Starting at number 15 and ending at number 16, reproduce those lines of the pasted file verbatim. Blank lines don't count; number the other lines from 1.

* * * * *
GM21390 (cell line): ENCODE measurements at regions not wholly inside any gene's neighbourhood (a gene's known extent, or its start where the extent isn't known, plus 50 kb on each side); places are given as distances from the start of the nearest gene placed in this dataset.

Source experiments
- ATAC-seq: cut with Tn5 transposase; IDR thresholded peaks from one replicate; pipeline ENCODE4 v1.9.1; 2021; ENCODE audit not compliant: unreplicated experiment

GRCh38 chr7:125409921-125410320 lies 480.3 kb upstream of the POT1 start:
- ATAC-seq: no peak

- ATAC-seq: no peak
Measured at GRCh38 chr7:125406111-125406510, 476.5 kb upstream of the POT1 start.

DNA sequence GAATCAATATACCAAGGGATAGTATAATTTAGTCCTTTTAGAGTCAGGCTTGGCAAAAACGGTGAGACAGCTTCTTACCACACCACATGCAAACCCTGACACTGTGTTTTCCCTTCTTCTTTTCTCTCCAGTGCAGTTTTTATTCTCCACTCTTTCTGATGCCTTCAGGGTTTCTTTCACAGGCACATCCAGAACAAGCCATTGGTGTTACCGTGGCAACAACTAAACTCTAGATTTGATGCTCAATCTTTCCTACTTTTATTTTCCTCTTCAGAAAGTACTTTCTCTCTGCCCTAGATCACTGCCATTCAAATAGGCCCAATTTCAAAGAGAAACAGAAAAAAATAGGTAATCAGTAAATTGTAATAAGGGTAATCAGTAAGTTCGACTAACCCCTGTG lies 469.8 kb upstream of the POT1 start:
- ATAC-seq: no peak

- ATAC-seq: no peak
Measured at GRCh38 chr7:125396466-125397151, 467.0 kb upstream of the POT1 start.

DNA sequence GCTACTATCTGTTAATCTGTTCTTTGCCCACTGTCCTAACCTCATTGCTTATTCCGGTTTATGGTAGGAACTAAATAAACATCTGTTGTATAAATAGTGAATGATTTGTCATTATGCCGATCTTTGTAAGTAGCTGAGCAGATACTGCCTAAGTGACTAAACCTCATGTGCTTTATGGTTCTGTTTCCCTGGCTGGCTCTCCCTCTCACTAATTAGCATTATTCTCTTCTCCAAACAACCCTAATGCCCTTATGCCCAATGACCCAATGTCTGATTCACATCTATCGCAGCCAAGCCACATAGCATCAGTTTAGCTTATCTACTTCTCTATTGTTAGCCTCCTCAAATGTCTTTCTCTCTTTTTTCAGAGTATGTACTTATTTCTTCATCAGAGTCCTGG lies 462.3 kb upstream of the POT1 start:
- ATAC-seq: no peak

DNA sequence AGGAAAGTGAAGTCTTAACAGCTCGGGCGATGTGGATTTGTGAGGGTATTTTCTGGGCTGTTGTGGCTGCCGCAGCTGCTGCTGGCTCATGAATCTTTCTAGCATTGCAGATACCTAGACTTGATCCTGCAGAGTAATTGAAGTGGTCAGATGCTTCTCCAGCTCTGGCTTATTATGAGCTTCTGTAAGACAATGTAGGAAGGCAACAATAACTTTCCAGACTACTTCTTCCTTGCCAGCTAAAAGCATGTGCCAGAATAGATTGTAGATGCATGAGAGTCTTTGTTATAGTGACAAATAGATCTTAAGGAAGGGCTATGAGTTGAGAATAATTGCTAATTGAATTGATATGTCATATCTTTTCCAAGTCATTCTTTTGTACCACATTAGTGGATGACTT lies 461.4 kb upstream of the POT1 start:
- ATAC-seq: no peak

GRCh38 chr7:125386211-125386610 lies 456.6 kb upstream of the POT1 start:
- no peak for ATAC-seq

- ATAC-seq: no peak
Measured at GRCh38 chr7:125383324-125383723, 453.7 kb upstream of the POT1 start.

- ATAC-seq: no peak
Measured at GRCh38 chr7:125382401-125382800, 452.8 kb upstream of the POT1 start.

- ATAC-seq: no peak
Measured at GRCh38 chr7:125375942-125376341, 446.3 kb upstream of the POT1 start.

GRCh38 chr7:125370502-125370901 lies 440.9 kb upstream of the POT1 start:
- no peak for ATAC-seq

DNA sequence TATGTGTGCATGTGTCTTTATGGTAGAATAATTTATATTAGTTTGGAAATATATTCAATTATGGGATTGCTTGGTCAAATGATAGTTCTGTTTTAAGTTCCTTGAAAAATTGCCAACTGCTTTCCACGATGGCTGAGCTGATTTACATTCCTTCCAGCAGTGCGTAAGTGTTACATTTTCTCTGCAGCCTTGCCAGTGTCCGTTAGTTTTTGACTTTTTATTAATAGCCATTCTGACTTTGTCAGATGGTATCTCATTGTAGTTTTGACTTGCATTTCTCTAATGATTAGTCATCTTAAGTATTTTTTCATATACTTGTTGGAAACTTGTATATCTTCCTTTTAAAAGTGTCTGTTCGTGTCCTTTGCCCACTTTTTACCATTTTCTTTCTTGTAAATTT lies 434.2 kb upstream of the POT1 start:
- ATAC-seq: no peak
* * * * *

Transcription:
- ATAC-seq: no peak

GRCh38 chr7:125386211-125386610 lies 456.6 kb upstream of the POT1 start: